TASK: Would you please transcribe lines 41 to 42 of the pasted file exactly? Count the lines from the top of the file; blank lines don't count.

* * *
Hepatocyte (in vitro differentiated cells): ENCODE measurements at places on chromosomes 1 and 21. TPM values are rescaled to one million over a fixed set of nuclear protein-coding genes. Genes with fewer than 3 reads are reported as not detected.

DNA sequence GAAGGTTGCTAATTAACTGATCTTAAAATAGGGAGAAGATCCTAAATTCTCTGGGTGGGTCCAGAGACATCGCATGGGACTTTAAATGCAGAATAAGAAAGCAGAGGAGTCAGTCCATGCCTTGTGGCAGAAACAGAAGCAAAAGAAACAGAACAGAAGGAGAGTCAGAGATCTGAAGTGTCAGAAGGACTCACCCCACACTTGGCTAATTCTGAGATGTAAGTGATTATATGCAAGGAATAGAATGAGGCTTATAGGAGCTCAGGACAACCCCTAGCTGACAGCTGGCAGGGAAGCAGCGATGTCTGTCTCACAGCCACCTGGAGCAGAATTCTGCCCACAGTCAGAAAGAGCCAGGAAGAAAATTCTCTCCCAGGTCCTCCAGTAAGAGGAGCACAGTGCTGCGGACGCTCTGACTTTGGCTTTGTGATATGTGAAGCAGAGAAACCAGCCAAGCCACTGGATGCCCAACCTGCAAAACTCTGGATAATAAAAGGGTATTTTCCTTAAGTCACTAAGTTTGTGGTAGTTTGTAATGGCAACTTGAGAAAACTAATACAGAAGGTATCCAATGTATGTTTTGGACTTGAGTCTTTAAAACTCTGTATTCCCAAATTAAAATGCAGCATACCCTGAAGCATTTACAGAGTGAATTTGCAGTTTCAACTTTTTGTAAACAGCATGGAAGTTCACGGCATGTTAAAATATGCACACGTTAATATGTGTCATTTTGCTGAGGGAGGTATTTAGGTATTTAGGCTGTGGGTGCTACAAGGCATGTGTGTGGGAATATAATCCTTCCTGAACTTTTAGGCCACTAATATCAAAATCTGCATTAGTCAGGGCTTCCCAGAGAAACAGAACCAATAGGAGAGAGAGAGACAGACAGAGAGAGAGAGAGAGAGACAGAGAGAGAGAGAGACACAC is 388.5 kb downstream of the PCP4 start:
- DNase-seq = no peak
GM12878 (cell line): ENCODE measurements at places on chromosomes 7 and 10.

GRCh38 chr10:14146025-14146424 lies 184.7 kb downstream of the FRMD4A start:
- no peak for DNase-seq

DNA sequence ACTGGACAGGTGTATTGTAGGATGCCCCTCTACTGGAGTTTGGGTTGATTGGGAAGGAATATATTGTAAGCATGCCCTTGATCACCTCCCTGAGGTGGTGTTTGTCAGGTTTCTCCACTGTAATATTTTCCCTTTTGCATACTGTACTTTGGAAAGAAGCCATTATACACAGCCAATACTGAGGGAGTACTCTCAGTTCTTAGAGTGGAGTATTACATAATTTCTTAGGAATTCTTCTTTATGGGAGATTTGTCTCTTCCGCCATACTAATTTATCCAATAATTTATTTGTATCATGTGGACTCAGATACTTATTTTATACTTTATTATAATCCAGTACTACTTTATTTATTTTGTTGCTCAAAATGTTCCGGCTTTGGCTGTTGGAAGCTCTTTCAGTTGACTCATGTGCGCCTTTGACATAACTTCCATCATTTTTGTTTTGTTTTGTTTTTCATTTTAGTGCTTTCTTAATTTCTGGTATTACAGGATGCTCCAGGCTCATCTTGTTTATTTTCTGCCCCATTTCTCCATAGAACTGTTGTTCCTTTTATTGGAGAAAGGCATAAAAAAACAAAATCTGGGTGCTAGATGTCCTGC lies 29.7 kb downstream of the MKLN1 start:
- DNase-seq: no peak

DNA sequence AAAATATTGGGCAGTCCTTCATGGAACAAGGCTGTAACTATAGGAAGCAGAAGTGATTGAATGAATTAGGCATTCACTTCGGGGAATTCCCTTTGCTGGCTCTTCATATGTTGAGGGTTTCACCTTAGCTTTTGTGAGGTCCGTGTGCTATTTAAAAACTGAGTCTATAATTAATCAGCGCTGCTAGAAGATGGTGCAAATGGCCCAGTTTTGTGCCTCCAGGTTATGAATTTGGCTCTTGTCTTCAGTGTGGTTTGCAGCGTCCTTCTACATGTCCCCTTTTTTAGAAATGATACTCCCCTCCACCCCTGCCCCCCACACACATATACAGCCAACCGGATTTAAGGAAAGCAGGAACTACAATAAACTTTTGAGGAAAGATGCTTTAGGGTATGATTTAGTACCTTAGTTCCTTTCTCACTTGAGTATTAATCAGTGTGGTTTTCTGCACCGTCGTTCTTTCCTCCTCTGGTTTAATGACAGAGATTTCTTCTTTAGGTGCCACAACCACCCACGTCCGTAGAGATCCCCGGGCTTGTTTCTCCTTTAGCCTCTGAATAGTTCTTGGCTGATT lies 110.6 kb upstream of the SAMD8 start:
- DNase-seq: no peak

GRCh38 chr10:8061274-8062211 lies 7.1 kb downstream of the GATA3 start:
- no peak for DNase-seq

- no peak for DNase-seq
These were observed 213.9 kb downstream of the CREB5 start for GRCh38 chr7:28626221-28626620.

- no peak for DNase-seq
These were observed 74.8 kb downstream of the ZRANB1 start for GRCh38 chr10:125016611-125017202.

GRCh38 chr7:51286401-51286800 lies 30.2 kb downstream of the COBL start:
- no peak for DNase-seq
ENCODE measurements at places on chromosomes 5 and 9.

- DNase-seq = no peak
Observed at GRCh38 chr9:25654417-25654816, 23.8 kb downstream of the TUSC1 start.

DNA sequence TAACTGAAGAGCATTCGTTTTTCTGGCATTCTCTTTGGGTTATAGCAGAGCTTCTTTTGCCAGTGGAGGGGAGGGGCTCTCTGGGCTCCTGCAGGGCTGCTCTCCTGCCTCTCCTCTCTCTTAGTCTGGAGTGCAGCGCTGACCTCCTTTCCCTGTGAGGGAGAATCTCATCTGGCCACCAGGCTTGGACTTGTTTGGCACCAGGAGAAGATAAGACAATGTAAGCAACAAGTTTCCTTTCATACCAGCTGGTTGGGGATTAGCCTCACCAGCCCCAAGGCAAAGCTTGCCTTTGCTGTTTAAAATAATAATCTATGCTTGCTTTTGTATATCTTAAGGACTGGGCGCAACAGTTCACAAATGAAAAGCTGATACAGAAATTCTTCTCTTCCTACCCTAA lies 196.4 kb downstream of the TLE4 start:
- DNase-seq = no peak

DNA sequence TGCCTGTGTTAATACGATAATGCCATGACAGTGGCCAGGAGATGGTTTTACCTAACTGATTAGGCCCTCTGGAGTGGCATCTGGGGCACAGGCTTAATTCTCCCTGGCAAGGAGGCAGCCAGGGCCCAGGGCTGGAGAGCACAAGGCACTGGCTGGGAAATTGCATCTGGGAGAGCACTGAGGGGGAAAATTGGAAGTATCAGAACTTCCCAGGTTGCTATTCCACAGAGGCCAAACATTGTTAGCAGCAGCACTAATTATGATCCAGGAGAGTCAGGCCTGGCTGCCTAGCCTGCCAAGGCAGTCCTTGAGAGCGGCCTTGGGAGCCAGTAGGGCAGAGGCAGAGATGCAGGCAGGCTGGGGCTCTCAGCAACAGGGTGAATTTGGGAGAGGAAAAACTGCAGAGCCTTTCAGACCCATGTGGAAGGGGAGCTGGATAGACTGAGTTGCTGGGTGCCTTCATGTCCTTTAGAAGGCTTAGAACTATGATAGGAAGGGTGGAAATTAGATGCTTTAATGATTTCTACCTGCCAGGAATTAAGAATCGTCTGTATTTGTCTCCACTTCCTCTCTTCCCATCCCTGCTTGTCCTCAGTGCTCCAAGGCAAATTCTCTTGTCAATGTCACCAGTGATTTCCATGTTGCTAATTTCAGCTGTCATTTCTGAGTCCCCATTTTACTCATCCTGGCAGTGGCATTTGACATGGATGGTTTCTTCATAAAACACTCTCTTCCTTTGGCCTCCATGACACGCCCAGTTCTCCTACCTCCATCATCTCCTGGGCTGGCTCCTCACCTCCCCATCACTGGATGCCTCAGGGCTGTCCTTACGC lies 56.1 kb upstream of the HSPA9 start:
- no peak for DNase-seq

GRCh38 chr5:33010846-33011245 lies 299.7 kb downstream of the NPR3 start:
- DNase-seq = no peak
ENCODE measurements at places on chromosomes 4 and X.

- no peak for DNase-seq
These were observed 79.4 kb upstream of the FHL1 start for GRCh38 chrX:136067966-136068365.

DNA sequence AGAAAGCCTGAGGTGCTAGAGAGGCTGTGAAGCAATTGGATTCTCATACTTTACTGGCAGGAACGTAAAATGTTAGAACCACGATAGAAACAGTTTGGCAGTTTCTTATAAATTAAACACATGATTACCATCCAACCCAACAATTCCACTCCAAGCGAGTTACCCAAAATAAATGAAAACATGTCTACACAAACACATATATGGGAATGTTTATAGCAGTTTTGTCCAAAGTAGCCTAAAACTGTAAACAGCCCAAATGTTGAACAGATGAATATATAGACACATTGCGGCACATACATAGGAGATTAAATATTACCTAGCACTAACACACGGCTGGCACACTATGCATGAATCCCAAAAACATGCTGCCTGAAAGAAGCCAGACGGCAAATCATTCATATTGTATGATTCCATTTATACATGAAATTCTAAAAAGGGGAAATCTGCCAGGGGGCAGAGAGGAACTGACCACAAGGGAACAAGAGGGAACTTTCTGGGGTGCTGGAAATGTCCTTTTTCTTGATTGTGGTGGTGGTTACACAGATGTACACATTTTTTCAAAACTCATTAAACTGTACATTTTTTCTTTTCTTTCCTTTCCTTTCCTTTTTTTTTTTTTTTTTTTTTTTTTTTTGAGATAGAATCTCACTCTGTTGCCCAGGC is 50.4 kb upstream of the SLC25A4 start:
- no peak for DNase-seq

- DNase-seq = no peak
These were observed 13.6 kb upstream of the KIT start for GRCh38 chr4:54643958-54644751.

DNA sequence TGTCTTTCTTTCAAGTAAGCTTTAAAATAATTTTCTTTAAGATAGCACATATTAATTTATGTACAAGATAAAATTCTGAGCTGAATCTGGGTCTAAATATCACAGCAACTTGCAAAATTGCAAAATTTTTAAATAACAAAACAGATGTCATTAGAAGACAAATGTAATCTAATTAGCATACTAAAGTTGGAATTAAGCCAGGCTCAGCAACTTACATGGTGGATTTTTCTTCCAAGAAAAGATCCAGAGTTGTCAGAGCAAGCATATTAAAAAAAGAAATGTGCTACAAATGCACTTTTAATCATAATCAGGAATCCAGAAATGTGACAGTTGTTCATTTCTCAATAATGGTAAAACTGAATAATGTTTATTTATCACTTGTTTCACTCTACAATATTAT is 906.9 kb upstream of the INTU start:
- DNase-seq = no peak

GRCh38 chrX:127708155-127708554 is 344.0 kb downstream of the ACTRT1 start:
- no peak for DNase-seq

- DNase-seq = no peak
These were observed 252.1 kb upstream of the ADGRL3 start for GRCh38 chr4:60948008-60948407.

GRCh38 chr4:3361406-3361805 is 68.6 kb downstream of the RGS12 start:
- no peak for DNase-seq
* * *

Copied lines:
GRCh38 chr4:3361406-3361805 is 68.6 kb downstream of the RGS12 start:
- no peak for DNase-seq